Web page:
Tuberculosis (TB) remains a leading cause of morbidity and mortality caused by infectious agents throughout the world, especially in developing countries like China. Epidemiological data have shown that only 10% of Mycobacterium tuberculosis (MTB) infection will finally develop into the clinically active disease . The progression to active TB depends on the interplay between environmental elements, host genetic factors and pathogenic characteristics of MTB . Among them, host susceptibility to MTB has evoked concern of numerous scholars recently. Abundant studies have investigated genetic variants mainly involved in innate and adaptive immunity to TB –, and molecular pathways that regulate immune response, for instance, JAK/STAT , MAPK , NF-κB signaling , have been a hot area for TB infection research. Some gene factors within signaling pathways may be molecular targets for MTB infection, which provide novel insights into the pathogenesis of tuberculosis.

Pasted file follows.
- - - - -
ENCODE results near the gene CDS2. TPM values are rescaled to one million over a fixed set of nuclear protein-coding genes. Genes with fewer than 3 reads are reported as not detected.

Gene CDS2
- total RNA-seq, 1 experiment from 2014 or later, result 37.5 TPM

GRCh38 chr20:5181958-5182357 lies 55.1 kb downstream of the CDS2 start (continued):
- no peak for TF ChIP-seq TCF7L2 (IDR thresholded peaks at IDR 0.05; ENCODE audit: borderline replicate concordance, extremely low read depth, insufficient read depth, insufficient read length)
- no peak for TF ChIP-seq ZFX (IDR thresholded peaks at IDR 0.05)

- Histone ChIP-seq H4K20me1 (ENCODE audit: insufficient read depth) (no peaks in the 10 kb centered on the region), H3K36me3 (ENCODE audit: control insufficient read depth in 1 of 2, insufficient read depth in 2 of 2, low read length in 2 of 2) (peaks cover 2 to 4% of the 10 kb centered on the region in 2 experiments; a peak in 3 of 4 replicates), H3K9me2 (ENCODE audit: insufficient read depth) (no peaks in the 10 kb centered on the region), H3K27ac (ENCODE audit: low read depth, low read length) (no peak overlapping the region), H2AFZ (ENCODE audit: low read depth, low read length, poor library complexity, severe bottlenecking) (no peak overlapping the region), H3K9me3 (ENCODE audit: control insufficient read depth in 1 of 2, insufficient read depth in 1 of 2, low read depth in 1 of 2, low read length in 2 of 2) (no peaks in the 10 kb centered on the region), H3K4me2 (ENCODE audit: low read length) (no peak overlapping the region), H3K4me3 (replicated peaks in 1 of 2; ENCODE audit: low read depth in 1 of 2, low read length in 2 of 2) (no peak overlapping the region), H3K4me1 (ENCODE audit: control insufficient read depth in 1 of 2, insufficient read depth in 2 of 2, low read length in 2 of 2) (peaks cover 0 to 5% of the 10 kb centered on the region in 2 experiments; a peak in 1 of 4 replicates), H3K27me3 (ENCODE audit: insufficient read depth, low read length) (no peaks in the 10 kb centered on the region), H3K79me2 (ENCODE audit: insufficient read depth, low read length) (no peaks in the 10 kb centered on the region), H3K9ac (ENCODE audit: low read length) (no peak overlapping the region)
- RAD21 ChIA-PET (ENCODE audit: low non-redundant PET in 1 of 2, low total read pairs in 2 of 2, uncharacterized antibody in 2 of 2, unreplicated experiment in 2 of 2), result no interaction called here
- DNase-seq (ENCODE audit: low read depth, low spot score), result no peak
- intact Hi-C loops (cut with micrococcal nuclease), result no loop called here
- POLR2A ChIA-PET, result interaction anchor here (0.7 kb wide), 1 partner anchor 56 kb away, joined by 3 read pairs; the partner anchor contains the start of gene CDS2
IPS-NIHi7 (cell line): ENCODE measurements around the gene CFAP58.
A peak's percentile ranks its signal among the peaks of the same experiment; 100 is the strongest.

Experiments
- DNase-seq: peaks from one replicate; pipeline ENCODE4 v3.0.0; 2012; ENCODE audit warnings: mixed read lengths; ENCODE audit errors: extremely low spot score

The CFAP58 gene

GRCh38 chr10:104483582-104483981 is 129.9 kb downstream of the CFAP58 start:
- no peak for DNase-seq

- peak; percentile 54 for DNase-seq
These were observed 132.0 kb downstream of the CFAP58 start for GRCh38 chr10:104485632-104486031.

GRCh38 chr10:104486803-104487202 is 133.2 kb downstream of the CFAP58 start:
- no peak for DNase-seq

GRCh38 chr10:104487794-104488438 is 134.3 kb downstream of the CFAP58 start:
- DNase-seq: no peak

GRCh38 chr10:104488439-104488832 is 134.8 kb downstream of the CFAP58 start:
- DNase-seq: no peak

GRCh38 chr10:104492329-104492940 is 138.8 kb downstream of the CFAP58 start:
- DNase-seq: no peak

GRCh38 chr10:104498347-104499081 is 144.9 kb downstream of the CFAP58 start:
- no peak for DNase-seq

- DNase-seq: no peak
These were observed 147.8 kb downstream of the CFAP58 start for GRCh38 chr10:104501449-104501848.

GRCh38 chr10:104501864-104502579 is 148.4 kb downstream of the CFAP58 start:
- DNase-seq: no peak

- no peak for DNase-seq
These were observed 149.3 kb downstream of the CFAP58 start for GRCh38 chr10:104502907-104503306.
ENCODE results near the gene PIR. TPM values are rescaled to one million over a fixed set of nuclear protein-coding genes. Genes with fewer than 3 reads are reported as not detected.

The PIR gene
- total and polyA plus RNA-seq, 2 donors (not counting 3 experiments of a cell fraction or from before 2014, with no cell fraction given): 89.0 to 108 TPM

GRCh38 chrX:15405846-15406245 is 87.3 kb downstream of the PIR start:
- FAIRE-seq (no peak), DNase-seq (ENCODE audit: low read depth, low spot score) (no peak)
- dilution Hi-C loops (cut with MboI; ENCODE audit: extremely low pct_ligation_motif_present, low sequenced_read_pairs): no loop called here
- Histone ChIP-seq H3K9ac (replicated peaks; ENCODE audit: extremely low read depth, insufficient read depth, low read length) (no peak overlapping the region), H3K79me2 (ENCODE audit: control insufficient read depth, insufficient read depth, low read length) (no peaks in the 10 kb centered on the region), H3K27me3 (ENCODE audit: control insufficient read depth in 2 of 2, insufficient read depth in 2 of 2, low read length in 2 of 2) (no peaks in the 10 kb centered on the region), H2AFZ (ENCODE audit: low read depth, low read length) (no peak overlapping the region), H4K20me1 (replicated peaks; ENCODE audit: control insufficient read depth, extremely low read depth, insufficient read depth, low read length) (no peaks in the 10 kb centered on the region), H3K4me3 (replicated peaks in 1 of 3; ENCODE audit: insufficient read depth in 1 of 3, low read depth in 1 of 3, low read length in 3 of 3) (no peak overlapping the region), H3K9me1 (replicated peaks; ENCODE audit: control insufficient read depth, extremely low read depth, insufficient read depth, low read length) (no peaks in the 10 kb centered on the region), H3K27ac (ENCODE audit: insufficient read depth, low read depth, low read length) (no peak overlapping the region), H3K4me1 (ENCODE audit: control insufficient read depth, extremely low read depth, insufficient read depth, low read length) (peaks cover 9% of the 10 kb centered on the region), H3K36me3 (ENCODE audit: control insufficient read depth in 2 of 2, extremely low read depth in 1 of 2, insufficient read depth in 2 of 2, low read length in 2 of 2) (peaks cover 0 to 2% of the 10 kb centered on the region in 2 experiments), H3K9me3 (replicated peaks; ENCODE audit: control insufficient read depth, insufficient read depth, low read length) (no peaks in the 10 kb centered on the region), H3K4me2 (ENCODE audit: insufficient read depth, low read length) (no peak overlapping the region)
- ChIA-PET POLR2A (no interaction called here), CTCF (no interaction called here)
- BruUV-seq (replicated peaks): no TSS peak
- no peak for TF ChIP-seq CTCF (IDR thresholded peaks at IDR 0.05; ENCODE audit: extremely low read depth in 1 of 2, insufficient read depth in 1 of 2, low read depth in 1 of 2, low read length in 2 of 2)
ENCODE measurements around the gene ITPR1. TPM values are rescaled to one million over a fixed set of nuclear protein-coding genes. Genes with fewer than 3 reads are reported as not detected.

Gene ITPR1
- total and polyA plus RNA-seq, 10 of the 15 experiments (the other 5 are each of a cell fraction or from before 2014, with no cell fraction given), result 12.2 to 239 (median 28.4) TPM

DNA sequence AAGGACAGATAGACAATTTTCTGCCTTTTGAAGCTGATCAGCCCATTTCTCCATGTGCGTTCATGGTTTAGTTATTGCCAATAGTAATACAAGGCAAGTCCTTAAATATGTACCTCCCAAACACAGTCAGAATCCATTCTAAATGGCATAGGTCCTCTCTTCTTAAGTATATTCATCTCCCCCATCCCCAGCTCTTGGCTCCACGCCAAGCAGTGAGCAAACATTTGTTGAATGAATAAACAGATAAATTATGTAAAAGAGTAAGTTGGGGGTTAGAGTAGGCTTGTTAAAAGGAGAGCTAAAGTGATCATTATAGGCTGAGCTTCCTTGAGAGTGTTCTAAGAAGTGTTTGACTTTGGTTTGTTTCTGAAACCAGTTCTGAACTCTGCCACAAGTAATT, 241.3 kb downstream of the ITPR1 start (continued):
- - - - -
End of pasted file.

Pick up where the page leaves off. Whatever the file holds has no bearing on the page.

The Wnt signaling pathway, an ancient master signaling network governing ontogeny and homeostatic processes, has recently been demonstrated to effect immune response in a variety of inflammatory and infectious diseases –. The canonical Wnt signaling pathway is firstly activated when Wnt molecules bind to LRP5/6-Frizzled receptors, and then AXIN complex phosphorylate and sequestrate in the cytoplasm. As a result, a number of β-catenin molecules in the cytoplasm accumulate and translocate into the nucleus where they control the transcription of some target genes. Besides, the secreted frizzled related protein (SFRP) family (SFRP1–5) inhibit the Wnt pathway by binding to Wnt proteins and prevent their interactions with Frizzleds, acting as negative regulators of canonical signaling activation and target gene expression , . Compelling evidences have implicated that the Wnt pathway involves in the pathogenesis of TB –. Blumenthal et al.  demonstrated that both WNT5A and Frizzled-5 regulated critical antimicrobial effector functions in response to MTB. Neumann et al.  found most of the Frizzled family and AXIN2 were significantly down-regulated in MTB–infected mice. Schaale K et al.  observed that the majority of Wnt homologs mRNA expression were significantly reduced during MTB infection, and further demonstrated that Wnt6 was expressed in granulomatous lesions and played an important role in macrophage differentiation and proliferation. The role of Wnt signaling pathway in TB has recently been payed attention but not fully understood yet. To date, there are little data assessing epidemiologic genetic association studies of Wnt signaling pathway with tuberculosis. In order to investigate potential association between genetic polymorphisms in the Wnt pathway with TB risk, we genotyped three single nucleotide polymorphisms (SNPs) from key genes within Wnt signaling pathway (i.e. rs4135385 in CTNNB1 gene, rs7832767 in SFRP1 gene, rs11079571 in AXIN2 gene) in a case-control study (422 tuberculosis patients and 402 healthy controls) in Chinese Han population.